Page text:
x86 is an architecture derived from the Intel 8086 CPU. The x86 family includes the 32bit IA-32 and 64bit x86-64 architectures, as well as 16bit code. See the tag wiki page for many useful links for programming and optimizing.

The x86 family of CPUs contains 16, 32, and 64 bit processors from several manufacturers, with backward compatible instruction sets, going back to the Intel 8086 introduced in 1978.

There is an x86-64 tag for things specific to that architecture, but most links will apply to both. It makes more sense to collect everything here. Questions can be tagged with either or both. Questions specific to features only found in the x86-64 architecture, like RIP-relative addressing, clearly belong in x86-64. Questions like "how to speed up this code with vectors or any other tricks" are fine for x86, even if the intention is to compile for 64bit.

Learning resources


Guides for performance tuning / optimisation:

Instruction set / asm syntax references:

Machine architecture / stuff other than single instructions:

OS-specific stuff: system-call tables:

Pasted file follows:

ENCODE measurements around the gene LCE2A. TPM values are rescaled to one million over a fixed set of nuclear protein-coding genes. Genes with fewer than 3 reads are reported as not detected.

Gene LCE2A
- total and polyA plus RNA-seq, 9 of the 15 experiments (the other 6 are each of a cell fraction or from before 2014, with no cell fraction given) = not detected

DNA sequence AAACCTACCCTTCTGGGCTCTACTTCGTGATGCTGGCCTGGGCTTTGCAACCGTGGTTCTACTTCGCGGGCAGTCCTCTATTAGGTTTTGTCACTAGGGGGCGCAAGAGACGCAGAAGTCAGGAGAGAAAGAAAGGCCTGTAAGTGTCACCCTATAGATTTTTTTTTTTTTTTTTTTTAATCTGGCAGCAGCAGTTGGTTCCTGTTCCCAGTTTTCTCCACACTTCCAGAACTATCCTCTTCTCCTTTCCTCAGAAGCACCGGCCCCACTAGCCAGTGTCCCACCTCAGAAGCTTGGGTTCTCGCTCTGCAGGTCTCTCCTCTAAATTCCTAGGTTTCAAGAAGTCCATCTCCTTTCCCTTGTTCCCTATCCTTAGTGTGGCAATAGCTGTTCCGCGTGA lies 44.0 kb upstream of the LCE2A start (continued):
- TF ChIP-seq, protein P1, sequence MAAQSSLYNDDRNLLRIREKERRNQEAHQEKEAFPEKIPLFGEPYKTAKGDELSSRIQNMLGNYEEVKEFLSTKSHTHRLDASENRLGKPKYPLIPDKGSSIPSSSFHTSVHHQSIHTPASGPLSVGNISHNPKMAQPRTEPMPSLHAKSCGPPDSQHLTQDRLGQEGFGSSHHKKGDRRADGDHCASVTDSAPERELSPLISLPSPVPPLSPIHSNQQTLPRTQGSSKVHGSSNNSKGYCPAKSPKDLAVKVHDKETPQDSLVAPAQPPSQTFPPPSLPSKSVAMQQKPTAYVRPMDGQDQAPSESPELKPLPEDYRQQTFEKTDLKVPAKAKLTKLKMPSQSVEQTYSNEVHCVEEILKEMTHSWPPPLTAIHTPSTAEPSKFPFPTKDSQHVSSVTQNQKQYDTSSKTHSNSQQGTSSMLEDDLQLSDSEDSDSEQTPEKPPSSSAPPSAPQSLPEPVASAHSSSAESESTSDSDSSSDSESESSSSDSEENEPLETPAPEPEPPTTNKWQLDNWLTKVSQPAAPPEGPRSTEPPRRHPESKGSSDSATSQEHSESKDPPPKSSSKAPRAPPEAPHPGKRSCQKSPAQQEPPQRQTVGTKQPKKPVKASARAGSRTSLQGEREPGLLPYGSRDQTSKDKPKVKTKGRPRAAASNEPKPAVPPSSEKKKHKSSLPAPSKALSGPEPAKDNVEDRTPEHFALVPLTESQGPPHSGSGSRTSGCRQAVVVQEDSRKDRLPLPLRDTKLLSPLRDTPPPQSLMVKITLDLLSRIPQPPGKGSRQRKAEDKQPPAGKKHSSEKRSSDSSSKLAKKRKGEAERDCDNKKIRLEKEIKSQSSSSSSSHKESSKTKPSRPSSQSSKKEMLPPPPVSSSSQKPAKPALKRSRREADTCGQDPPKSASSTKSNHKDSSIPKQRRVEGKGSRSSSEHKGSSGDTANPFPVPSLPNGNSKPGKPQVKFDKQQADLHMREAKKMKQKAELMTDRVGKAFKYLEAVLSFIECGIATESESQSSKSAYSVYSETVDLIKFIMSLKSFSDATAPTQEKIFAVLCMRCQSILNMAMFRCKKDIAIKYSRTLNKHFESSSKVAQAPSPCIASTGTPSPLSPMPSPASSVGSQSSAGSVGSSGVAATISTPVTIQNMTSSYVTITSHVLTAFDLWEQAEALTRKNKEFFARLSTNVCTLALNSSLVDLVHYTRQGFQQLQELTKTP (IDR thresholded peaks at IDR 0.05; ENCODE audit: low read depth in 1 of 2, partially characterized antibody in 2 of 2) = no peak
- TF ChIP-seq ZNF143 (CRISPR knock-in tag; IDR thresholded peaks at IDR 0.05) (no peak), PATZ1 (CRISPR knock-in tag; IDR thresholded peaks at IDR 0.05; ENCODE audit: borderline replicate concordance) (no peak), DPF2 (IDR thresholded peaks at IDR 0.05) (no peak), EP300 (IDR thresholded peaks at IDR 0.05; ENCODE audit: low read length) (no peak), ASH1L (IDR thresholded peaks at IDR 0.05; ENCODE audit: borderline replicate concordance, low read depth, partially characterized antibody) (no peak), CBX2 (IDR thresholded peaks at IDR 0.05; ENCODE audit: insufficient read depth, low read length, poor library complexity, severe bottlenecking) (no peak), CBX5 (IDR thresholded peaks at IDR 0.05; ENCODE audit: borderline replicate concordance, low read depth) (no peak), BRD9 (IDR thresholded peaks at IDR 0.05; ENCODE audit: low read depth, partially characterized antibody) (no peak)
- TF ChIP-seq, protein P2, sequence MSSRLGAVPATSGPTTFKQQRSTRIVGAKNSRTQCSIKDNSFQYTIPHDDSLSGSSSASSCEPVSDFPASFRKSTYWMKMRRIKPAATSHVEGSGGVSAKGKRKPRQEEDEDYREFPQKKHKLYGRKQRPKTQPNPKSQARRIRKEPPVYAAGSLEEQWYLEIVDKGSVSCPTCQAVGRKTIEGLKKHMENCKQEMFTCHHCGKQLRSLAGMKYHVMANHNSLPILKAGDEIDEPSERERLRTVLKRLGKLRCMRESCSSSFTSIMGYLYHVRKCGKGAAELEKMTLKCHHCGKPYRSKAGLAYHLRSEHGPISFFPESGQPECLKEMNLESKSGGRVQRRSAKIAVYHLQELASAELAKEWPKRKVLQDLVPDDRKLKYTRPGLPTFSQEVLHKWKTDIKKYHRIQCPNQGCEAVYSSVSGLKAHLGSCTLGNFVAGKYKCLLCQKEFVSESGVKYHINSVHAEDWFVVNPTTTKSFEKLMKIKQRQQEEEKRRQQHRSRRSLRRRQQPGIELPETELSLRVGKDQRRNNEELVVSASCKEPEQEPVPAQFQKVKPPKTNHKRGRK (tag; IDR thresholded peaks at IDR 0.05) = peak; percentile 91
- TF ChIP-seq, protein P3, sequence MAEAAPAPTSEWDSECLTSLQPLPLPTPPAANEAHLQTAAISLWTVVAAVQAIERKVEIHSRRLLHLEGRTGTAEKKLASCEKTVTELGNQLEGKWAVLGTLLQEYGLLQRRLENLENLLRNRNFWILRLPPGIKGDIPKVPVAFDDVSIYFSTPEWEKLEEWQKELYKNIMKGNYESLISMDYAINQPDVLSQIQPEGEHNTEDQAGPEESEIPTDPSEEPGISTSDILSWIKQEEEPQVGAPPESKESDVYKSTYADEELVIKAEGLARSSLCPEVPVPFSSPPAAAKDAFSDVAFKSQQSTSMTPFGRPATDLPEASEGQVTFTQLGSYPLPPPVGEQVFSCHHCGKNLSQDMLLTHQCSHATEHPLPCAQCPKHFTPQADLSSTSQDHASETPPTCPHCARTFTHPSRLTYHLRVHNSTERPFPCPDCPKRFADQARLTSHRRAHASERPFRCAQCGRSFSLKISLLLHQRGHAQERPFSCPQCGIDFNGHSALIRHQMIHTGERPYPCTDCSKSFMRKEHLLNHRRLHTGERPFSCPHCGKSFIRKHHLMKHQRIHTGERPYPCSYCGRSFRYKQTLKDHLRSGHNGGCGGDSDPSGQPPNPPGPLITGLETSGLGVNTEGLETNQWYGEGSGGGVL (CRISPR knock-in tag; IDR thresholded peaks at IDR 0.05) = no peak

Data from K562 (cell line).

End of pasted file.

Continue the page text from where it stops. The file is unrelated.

• Linux system call tables. 64bit syscall numbers, with parameter->register mapping (derived from the kernel source code, and the standard rule for order of args).

Questions with answers linking to more resources:

  • Micro fusion and addressing modes: the Intel Sandybridge microarchitecture family appears to have changed micro-fusion: it now works only on single-register addressing modes. TODO: take this out once Agner Fog includes this in his next update; last checked 8 Nov 2015. Some discussion here

  • Parallel programming using Haswell architecture

  • How can I run this assembly code on OS X?: OS X getting-started guide. (Symbol names are prepended with _ on OS X, unlike for Linux ELF systems.)

  • TODO: find a question about how to use a profiler to measure uops and stuff. perf comes with most Linux distros, and ocperf.py is a wrapper for it that provides more symbolic names for stuff like micro-arch-specific uop counters.

How to get started:

Find a debugger that will let you single-step through your code, and display registers while that happens. This is essential. We get many questions on here that are something like "why doesn't this code work" that could have been solved with a debugger.

One widely-available debugger is gdb. With layout asm and layout reg enabled, it's fairly useful. Use stepi to single-step by instructions. Use x to examine memory at a given address (useful when trying to figure out why your code crashed while trying to read or write at a given address).

To debug boot code, boot it in a DOSBOX or qemu virtual machine, and use the debugging facilities of the VM.

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